Transforming the Electoral Oligarchy of the United States of America into a participatory democracy

Iran

It hasn’t been in the news much in the last few days, but it is still out there.  Our current sad excuse for a president, and many candidates vying for the position for the 2008 race, from both of the “major” parties ,have made statements indicating that attacking Iran could be an option as a means of preventing that nation from getting nuclear weapons.  Even saying such things at this stage is premature and irresponsible, especially when nobody has made any serious or creative efforts at alternative strategies.  So, here’s my idea.

Let’s begin by trying to imagine the cost, strictly in financial terms, of such an attack.  While some of the talk has been of “strategic strikes,” anyone capable of rational thought should realize that it cannot end there.  While the ultimate strategy may fall far short of the efforts in Iraq, it would still cost many billions of dollars.  How many? I don’t know.

Now, let’s try to predict the cost of fitting every house of sufficient construction in Iran with a photovoltaic solar roof.  Probably very expensive… probably in the billions.

Iran’s government claims that it wants nuclear energy only for “peaceful” purposes.  However, even “peaceful” nuclear energy creates nuclear waste and other environmental damage, and is more harmful to the people than going without power.  Solar power, on the other hand, is renewable and causes no noticeable adverse environmental hazards. Having a solar roof usually will entirely take care of a household’s energy needs (even here in America, and we are one of the most energy wasteful societies on the planet), and puts surplus energy back into the grid.  Having every household in Iran outfitted with such a roof would probably handle all of the country’s domestic energy needs, and would certainly obviate any need for nuclear energy.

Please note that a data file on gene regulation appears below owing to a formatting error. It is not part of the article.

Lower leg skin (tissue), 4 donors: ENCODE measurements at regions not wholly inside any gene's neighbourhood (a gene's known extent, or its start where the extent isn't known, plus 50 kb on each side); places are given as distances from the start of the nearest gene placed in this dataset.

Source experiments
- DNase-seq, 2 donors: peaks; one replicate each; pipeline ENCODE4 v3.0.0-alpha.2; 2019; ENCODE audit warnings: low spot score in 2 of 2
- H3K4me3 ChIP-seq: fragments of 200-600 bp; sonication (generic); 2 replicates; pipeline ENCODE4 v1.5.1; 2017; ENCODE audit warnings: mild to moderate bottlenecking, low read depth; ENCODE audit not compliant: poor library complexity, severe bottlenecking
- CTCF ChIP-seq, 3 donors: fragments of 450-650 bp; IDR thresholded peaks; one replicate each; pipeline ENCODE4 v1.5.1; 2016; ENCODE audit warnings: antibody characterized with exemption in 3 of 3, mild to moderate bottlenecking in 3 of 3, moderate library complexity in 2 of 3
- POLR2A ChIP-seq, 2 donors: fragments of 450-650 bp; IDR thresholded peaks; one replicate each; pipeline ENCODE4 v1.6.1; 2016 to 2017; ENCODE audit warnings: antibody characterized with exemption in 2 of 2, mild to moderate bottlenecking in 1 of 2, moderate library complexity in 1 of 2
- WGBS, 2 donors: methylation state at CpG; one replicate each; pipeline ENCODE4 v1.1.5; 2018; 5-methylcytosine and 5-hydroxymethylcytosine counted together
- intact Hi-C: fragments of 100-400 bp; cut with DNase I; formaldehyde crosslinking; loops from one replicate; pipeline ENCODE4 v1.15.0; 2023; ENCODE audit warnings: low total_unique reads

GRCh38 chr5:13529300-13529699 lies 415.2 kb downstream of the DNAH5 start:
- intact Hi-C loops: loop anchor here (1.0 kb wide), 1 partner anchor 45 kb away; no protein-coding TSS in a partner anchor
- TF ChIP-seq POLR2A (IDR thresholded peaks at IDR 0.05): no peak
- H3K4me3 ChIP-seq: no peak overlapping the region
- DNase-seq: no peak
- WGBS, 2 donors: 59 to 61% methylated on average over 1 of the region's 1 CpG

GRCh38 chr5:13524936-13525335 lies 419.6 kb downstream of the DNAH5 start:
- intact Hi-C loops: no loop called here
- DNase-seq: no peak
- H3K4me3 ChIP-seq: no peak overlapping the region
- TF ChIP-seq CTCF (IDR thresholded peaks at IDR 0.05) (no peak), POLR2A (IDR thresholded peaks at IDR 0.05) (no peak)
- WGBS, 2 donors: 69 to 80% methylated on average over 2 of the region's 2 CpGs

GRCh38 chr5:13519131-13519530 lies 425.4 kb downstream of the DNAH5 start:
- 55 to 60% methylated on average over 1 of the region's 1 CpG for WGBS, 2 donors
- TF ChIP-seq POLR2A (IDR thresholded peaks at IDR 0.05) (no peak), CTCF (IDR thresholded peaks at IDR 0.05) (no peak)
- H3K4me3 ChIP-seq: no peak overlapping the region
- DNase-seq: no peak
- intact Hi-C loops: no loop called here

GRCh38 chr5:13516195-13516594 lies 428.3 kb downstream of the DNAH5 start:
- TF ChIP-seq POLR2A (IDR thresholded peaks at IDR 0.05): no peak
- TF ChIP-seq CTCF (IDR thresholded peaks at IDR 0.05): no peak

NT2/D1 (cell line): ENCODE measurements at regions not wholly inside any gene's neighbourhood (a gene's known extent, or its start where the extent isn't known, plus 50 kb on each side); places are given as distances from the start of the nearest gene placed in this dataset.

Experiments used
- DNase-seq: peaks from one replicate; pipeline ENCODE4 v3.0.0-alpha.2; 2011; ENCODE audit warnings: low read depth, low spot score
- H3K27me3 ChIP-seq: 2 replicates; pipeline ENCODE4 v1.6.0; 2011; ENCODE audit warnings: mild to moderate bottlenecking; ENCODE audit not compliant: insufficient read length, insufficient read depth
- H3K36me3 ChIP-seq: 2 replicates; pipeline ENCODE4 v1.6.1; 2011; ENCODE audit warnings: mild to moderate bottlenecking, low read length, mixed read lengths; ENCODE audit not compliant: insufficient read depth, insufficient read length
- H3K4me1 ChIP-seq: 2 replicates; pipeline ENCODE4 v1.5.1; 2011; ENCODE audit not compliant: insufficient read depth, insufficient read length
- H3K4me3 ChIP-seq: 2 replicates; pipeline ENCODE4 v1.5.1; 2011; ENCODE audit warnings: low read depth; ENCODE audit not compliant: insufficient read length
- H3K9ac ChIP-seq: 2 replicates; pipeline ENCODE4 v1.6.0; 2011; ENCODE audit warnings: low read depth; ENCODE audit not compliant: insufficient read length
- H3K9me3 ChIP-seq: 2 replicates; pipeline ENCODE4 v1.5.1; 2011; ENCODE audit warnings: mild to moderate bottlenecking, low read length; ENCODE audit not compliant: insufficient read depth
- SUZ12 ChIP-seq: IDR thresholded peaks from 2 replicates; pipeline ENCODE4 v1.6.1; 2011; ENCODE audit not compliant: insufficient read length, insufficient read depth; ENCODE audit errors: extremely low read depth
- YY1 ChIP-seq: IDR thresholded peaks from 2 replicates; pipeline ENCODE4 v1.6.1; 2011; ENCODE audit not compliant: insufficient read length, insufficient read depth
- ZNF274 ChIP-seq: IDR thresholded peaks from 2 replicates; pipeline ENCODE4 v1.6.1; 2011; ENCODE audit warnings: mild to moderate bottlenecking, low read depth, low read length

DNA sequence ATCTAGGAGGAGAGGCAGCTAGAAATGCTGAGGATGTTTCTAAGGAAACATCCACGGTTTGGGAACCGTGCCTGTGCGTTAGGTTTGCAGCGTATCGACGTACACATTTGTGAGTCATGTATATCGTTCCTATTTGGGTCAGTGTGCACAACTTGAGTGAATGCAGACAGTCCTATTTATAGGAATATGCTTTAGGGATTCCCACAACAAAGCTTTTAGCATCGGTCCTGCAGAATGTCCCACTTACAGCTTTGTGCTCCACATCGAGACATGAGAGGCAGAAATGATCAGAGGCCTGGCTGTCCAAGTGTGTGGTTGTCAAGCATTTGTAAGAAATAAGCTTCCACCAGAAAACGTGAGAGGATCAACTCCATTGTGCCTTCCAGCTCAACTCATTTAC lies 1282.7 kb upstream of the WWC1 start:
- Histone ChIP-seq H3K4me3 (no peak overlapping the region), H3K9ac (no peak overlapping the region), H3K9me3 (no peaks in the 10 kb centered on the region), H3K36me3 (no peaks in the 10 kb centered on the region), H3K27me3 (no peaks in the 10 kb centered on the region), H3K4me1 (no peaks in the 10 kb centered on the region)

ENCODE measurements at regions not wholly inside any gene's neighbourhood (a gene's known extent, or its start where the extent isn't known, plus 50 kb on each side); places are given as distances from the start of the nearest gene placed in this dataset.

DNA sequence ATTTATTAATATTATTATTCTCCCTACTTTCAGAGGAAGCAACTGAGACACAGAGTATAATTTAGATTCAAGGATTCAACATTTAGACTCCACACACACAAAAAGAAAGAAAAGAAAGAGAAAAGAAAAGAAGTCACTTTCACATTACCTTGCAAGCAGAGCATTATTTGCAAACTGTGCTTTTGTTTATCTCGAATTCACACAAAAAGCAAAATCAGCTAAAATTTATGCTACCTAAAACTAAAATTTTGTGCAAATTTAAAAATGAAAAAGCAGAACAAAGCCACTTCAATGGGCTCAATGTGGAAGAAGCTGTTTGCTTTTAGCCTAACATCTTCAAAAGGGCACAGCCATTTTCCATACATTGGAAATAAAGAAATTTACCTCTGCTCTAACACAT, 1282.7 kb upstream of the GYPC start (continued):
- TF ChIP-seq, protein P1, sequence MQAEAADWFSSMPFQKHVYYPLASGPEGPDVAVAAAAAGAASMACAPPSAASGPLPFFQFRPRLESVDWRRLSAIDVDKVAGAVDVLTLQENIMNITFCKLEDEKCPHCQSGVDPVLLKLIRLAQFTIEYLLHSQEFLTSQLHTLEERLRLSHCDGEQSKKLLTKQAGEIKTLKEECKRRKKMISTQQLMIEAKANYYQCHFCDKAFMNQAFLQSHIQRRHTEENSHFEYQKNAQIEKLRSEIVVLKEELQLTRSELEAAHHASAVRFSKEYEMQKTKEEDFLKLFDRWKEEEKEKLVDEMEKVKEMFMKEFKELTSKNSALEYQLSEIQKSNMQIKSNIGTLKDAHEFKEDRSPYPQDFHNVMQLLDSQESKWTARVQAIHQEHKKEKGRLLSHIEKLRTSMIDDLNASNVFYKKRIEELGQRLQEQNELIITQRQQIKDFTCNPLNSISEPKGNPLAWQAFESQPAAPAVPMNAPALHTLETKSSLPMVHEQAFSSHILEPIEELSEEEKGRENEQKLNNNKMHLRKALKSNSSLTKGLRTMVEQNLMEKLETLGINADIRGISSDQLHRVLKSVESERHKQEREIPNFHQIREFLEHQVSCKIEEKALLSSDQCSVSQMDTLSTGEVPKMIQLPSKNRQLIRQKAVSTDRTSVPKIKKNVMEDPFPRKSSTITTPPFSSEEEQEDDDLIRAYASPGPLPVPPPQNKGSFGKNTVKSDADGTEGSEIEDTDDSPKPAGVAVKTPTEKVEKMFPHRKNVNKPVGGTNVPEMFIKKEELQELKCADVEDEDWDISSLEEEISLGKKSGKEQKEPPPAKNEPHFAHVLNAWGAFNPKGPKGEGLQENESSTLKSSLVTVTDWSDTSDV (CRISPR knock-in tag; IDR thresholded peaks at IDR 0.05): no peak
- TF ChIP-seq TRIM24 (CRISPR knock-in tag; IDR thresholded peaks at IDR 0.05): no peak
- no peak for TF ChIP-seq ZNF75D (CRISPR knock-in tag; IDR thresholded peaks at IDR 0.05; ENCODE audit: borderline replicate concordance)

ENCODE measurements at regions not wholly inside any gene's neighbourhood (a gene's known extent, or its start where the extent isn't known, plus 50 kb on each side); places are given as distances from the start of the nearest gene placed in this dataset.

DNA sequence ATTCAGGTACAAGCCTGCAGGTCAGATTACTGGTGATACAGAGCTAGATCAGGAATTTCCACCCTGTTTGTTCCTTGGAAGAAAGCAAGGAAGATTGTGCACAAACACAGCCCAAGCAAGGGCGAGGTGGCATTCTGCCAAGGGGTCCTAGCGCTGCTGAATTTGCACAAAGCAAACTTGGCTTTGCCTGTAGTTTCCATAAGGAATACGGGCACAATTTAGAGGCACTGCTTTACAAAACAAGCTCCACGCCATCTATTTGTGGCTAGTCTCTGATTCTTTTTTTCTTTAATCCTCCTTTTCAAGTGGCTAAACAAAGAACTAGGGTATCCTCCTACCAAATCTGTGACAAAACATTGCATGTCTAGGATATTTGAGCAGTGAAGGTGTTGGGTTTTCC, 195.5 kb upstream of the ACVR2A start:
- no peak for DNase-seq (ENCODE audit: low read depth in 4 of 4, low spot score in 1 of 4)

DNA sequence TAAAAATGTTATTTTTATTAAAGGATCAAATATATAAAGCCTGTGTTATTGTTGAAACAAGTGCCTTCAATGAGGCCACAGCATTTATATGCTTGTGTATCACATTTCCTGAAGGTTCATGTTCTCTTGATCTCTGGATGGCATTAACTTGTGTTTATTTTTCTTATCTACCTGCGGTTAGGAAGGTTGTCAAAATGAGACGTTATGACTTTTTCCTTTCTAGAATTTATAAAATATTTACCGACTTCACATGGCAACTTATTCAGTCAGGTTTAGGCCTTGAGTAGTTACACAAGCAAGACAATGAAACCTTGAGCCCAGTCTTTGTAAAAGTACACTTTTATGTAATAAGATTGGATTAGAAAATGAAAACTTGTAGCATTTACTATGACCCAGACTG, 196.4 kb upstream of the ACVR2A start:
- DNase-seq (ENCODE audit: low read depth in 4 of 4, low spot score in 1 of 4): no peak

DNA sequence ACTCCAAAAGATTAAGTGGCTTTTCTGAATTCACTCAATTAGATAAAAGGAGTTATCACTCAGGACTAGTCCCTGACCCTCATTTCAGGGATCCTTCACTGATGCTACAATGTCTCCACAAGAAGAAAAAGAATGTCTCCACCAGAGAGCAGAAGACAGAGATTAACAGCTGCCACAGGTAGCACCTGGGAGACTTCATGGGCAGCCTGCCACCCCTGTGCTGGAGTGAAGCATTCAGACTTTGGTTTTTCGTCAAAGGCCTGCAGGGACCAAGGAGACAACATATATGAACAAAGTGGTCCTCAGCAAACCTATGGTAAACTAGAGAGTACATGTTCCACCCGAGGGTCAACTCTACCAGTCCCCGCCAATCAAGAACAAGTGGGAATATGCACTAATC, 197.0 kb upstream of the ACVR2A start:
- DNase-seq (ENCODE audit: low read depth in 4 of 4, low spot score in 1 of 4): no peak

If the Iranian government should turn down such an offer, it would make their intentions plain, and give the world community a new place from which to negotiate.

While we’re at it, why not outfit all the houses in the US as well?  We could all drive electric cars, and save billions every year in energy consumption, and break our dependence on foreign oil.

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